On a spacious plot in Masuria, we were to design a large building complex – the headquarters of the pharmaceutical company Bialmed. The complex was to include an office building, a wholesale warehouse, and a high-bay warehouse. Another part of the task was landscaping the surrounding area. The investment was sited in an extraordinary area, outside the city limits, surrounded by the green landscape of Masuria among forests and meadows. The client’s wish and our goal as architects was to include the natural greenery in the architecture design.
We started by breaking the mold of the typical warehouse. We didn’t want to upset the balance of the natural ecosystem or to dominate the landscape with the architectural scale. The warehouse was to be a seamless part of the landscape. What dictated the solutions was not industry, but nature. We decided to follow its lead.
Our first decision was to keep the pine forest bordering the plot. The forest made for a natural wall shielding the building from the only busy street in the area. Then we went a step further. We introduced greenery deeper into the plot, creating the effect of landscape growing into the architecture. Decorative grasses spilled out of the pine forest, flowing in stripes into green patios. Newly planted greenery surrounded the loading area, and loosely planted trees resembling a natural forest created a border with nearby meadows. Every suitable surface in the area around the buildings became green. We even planted a tree inside.
Greenery and nature were the main motifs in this project – not only in architecture but also in systemic solutions. The building is heated by ground source heat pumps, and the electricity supply comes from photovoltaic panels.
The effect of blending such a large building into the natural landscape of Masuria was enhanced by architectural solutions in the building’s shape. We cut two green patios into the building, shortening its elevation and decreasing its size. To shield the offices from the warehouse, we shifted parts of the elevation back. The indentures became a space for high and low greenery and climbing plants. By using greenery between buildings, we managed to break the long elevation into smaller parts and soften its logistic appearance.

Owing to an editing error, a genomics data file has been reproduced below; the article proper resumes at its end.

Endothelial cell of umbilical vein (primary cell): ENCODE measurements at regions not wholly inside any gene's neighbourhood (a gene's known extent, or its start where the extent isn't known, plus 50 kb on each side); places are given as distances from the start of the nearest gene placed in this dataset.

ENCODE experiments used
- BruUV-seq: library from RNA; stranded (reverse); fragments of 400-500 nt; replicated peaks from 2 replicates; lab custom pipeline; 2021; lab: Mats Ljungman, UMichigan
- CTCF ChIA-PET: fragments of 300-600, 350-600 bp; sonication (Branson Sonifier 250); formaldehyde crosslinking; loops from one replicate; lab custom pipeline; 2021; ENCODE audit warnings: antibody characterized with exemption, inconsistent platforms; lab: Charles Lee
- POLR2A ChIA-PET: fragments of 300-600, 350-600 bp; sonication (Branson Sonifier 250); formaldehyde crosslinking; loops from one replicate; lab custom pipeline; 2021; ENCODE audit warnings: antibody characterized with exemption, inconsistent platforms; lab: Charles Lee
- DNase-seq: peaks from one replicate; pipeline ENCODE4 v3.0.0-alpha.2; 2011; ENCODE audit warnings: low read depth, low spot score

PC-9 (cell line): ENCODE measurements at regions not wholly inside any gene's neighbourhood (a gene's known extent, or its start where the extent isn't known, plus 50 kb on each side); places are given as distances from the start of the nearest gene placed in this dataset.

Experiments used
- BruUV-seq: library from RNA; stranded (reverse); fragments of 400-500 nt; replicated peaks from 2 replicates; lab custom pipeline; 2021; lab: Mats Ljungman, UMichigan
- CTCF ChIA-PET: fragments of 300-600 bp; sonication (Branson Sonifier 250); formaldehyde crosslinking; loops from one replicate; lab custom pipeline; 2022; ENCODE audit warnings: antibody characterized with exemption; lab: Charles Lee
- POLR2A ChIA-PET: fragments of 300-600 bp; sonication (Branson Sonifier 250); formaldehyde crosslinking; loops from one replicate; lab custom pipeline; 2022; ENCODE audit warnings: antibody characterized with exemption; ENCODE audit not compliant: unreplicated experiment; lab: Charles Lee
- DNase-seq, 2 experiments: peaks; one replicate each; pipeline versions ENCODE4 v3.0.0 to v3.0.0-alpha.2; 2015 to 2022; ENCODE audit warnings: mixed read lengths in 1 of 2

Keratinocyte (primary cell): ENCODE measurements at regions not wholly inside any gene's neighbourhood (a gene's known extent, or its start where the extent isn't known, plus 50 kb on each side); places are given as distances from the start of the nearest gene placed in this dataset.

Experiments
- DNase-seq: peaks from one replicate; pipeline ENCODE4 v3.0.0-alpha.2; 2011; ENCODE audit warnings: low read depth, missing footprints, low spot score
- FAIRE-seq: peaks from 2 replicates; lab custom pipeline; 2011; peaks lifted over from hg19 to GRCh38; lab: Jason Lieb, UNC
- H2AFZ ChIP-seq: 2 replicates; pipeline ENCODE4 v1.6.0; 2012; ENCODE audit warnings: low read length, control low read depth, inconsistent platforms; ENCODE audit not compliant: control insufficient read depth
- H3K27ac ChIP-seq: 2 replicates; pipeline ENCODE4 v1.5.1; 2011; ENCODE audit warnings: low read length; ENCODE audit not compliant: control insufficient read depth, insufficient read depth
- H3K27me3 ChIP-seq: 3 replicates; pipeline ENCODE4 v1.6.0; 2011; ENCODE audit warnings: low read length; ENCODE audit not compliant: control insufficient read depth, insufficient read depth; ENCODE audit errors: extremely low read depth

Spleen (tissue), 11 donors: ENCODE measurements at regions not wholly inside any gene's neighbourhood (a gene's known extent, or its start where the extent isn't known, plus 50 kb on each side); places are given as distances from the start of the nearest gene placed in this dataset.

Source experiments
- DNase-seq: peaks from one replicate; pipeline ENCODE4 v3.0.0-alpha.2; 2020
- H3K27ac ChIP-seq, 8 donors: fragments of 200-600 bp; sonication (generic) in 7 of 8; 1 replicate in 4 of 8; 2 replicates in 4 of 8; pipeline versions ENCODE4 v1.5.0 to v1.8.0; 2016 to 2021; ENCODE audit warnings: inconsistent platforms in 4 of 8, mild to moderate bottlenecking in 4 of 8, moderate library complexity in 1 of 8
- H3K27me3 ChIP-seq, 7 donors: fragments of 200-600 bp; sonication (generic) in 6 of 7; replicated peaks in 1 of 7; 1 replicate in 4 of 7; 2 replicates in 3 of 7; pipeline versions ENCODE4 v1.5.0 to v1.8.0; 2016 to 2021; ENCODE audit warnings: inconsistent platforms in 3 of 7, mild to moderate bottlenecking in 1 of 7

We introduced a vertical motif in the elevation in the shape of pine trees. The long, horizontal facade of the warehouse was broken with vertical divisions. Vertical blades, the vertical ratio of facade panes, the vertical arrangement of panels on the roof, and the vertical setting of layered boards in the magazine made up the face. We intentionally disrupted this symmetrical setup – another reference to nature, which is never symmetrical. The regular rhythm of brown vertical panels flickers. In the severe, grey shape of the building, it creates a decoration connecting both parts into a cohesive whole. The color, which is the color of wood, also refers to nature.
We invited the motifs of grasses, wood, and Masurian stone inside the buildings – not literally, but in a modern, subtle way. The colors of the elevation, black and mellow greys, return here, made warmer through the addition of neutral white and the light brown of wood. We used natural materials, which together create an interesting play of textures. We chose furniture characterized by mild lines and biomorphic shapes. We introduced the living greenery of plants. Green leaves hang from flower pots and climb over the walls. An olive tree grows out of the floor. Real stones are scattered here and there. The interior has become the landscape.